An Utterly Simple Summary of Brands, Branding, and Customer Service

“A great brand raises the bar—it adds a greater sense of purpose to the experience, whether it’s the challenge to do your best in sports and fitness, or the affirmation that the cup of coffee you’re drinking really matters.” – Howard Schultz, Starbuck’s Coffee, president, CEO and chairman

While brands are most often thought of in relation to retail products and services, brands are equally important for business-to-business service companies and all customer service providers. A company’s brand is much more than just its products or services. It’s also more than just the visual elements seen in a logo, tagline, color scheme, and so on.

The various elements of a brand—identity, positioning, promise—form the basis of a company’s relationship with its customers and employees; and play a part in how the business is positioned in the market.

A great brand translates a company’s vision and mission into a sense of goodwill; it gives the customer an emotional reference point for his or her experience with customer. Naturally, to earn this sense of goodwill, a company must effectively incorporate its brand into the customer service experience.

But how do you put this concept to work for your company? As a starting point, it helps to have a better understanding the elements of a brand, and why it’s important to preserve the integrity of this brand in all internal and external points-of-contact, especially in customer service.

To this end, the following list provides brief overview of key concepts in branding.

Brand identity

The outward expression of a company’s brand position. For example, a company’s logo, typeface, and color palette. Brand identity is fundamental to consumer recognition and symbolizes the brand’s differentiation from competitors.

Brand position

Brand positioning is the way you want customers to perceive, think about, and feel about your products and services as well as your values and culture. A brand position is expressed in the following elements:

  • Unique value
  • Key differentiators
  • Specific customer value

A company’s brand position is best expressed by its values, vision, mission and goals. For example, Sanrio, the company best known for making Hello Kitty, has my favorite mission statement as expressed in the company’s tagline: Small gift, big smile.

With an enormous catalog of figurines, toys, and accessories, Sanrio has countless of examples of gifts small in stature that bring big smiles and joy to children all over the world.

It’s best described in their own words as found at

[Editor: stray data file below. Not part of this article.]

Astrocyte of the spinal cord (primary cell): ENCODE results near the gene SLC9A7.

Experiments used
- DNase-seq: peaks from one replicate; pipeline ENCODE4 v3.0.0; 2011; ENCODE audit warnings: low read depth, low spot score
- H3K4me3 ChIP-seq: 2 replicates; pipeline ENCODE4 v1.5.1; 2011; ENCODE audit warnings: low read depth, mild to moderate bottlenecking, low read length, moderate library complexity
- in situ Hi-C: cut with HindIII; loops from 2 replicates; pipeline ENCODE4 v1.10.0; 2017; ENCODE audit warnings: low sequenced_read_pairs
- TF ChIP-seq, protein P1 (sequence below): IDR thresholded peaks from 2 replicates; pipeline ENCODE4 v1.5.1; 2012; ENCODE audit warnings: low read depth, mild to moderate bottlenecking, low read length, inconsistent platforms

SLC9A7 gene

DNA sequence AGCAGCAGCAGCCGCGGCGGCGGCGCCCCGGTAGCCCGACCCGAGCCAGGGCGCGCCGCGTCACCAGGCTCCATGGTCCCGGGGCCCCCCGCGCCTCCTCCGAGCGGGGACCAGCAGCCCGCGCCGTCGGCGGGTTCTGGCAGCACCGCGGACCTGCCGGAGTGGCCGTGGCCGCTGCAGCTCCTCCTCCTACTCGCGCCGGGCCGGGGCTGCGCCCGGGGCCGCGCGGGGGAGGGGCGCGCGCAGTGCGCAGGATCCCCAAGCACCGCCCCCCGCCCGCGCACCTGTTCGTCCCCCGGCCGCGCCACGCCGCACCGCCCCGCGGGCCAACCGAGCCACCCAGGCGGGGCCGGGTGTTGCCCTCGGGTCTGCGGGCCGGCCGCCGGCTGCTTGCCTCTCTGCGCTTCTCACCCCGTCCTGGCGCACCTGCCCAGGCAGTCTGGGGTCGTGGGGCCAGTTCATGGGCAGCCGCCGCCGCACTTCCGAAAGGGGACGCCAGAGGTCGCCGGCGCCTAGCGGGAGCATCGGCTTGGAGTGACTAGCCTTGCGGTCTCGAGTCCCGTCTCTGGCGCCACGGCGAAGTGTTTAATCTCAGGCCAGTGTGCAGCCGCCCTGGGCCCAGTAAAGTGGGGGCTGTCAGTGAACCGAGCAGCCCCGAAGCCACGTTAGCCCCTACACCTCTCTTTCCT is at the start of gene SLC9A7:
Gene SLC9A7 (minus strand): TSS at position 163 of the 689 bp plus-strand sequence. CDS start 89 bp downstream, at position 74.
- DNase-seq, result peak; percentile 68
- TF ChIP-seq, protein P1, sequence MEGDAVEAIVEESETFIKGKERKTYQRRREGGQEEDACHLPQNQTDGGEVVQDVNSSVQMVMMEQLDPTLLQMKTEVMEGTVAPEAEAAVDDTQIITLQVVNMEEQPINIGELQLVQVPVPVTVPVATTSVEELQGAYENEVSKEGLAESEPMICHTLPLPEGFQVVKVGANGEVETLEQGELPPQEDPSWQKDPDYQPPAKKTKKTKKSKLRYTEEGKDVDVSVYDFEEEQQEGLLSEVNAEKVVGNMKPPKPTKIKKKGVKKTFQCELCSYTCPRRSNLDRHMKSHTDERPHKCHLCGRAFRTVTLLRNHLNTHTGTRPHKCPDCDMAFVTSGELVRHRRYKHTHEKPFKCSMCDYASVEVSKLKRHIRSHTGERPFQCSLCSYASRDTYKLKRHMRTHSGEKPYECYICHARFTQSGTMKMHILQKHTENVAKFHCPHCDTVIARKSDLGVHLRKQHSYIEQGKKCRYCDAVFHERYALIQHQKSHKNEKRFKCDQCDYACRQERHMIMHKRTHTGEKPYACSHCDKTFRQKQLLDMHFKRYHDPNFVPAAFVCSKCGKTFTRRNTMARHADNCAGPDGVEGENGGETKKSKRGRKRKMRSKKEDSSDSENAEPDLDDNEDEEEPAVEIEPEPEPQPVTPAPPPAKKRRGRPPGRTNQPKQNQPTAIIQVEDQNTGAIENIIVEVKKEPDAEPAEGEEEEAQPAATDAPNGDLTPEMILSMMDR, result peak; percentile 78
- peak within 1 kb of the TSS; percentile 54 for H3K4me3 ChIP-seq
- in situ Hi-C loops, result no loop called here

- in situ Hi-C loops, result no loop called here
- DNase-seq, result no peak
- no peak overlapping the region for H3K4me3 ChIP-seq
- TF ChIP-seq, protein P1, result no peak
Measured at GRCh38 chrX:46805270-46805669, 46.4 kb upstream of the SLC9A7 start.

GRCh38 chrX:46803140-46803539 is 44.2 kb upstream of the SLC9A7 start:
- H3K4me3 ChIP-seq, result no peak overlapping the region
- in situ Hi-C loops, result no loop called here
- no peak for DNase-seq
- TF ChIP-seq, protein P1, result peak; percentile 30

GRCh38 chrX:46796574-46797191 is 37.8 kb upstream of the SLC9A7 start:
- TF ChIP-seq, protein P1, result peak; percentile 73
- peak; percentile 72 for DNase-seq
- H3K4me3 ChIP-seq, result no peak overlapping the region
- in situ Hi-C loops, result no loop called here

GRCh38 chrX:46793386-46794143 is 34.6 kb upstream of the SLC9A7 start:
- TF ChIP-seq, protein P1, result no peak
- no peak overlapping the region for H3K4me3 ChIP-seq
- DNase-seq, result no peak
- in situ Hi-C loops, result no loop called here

It’s more than just a catchy phrase; it’s the foundation of everything we do, and we’re proud to say we’ve been creating smiles for over 40 years.

At Sanrio, we believe that a gift is more than just a gift. Rather, a gift is a means of expressing our heartfelt feelings for others. This philosophy guides all Sanrio activities, whether we’re designing a stationery set, a retail store, or an animated television series.

From Sanrio boutiques showcasing the ultimate Sanrio collection to smaller assortments in other shopping environments, we invite all our friends and guests to experience the magic of these four simple words.

Brand promise

A brand promise, most simply, is the level of service your customers should expect from every interaction with your company and its employees. The Domino’s Pizza 30-minute delivery pledge, first instituted back in the 1980s one of the more recognizable examples of the past few decades.

As the popularity of pizza delivery soared, delivery time became a critical differentiator and. While the pledge was unceremoniously dropped in 1993, Domino’s saw its business soar with the successful implementation of this promise.

Regardless, the 30-minute delivery became industry standard for a time, and Domino’s had strengthened its brand by getting there first.

Products vs. brands

In some ways, the concept of brands and branding can seem abstract. In his fantastic book BrandSimple, Allen P. Adamson provides an excellent reference chart for thinking about products (or services) in relation to brands.



A product occupies functional territory. It does something.

A brand exists in your head. It stands for something.

A product is based on something tangible. It’s bigger, faster, longer lasting.

A brand is based on associations. It makes you feel something.

A product expands choice. “Where do you want to stop for lunch?”

A brand simplifies choice. “Let’s go to Subway.”

One product can be identical to another. “It comes with earphones.” 

A brand differentiates. “I want the one with white earbuds.”

If you’re interested in learning more about brands, branding, and customer service, a quick Google search will unveil countless free resources, many in the form of blogs from people much smarter than me. For my money (and time), BrandSimple is the best place to start. It’s a quick engaging read with tons of simply stated reference and case studies.

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